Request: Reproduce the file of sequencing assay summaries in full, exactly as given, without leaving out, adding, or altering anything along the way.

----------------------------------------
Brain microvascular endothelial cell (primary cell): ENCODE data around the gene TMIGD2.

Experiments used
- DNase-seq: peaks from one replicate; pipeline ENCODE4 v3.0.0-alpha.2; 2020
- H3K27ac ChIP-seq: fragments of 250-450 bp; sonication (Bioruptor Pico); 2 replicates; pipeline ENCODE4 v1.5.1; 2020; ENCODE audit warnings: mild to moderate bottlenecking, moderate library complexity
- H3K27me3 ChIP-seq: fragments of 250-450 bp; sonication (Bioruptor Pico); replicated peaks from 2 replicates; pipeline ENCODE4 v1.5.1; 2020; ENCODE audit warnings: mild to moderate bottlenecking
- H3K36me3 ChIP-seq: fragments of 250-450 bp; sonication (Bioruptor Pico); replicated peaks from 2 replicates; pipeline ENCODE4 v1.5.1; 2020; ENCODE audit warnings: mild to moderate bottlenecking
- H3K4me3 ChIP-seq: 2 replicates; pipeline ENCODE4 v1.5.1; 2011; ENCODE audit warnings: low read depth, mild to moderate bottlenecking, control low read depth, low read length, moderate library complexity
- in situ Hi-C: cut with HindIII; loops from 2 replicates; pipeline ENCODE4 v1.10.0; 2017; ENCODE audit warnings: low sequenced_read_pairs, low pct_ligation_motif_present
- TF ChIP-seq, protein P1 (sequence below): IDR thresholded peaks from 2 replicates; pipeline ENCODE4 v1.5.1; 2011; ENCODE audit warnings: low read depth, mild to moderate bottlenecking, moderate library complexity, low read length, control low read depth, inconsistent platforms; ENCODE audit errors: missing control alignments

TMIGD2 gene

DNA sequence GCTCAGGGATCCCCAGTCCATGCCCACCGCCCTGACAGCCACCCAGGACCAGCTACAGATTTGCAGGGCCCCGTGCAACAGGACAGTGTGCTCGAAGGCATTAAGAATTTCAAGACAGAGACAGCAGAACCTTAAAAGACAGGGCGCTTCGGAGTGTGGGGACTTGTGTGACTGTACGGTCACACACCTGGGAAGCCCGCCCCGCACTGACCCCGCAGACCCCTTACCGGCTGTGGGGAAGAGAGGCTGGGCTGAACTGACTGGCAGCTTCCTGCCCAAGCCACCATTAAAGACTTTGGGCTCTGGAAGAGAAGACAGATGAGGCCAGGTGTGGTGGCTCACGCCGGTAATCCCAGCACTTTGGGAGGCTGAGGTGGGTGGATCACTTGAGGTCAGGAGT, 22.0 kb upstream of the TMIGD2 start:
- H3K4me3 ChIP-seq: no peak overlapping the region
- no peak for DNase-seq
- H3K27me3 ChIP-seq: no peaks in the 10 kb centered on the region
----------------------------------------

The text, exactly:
Brain microvascular endothelial cell (primary cell): ENCODE data around the gene TMIGD2.

Experiments used
- DNase-seq: peaks from one replicate; pipeline ENCODE4 v3.0.0-alpha.2; 2020
- H3K27ac ChIP-seq: fragments of 250-450 bp; sonication (Bioruptor Pico); 2 replicates; pipeline ENCODE4 v1.5.1; 2020; ENCODE audit warnings: mild to moderate bottlenecking, moderate library complexity
- H3K27me3 ChIP-seq: fragments of 250-450 bp; sonication (Bioruptor Pico); replicated peaks from 2 replicates; pipeline ENCODE4 v1.5.1; 2020; ENCODE audit warnings: mild to moderate bottlenecking
- H3K36me3 ChIP-seq: fragments of 250-450 bp; sonication (Bioruptor Pico); replicated peaks from 2 replicates; pipeline ENCODE4 v1.5.1; 2020; ENCODE audit warnings: mild to moderate bottlenecking
- H3K4me3 ChIP-seq: 2 replicates; pipeline ENCODE4 v1.5.1; 2011; ENCODE audit warnings: low read depth, mild to moderate bottlenecking, control low read depth, low read length, moderate library complexity
- in situ Hi-C: cut with HindIII; loops from 2 replicates; pipeline ENCODE4 v1.10.0; 2017; ENCODE audit warnings: low sequenced_read_pairs, low pct_ligation_motif_present
- TF ChIP-seq, protein P1 (sequence below): IDR thresholded peaks from 2 replicates; pipeline ENCODE4 v1.5.1; 2011; ENCODE audit warnings: low read depth, mild to moderate bottlenecking, moderate library complexity, low read length, control low read depth, inconsistent platforms; ENCODE audit errors: missing control alignments

TMIGD2 gene

DNA sequence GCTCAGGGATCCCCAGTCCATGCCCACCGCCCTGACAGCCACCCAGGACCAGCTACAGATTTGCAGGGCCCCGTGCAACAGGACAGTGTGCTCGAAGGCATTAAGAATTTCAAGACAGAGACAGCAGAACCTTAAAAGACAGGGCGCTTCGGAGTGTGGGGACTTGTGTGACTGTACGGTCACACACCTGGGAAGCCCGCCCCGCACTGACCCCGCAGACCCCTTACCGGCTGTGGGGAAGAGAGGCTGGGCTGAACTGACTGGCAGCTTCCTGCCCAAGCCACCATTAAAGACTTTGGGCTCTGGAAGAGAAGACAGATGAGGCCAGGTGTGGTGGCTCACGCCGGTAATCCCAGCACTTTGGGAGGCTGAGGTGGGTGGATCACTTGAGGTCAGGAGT, 22.0 kb upstream of the TMIGD2 start:
- H3K4me3 ChIP-seq: no peak overlapping the region
- no peak for DNase-seq
- H3K27me3 ChIP-seq: no peaks in the 10 kb centered on the region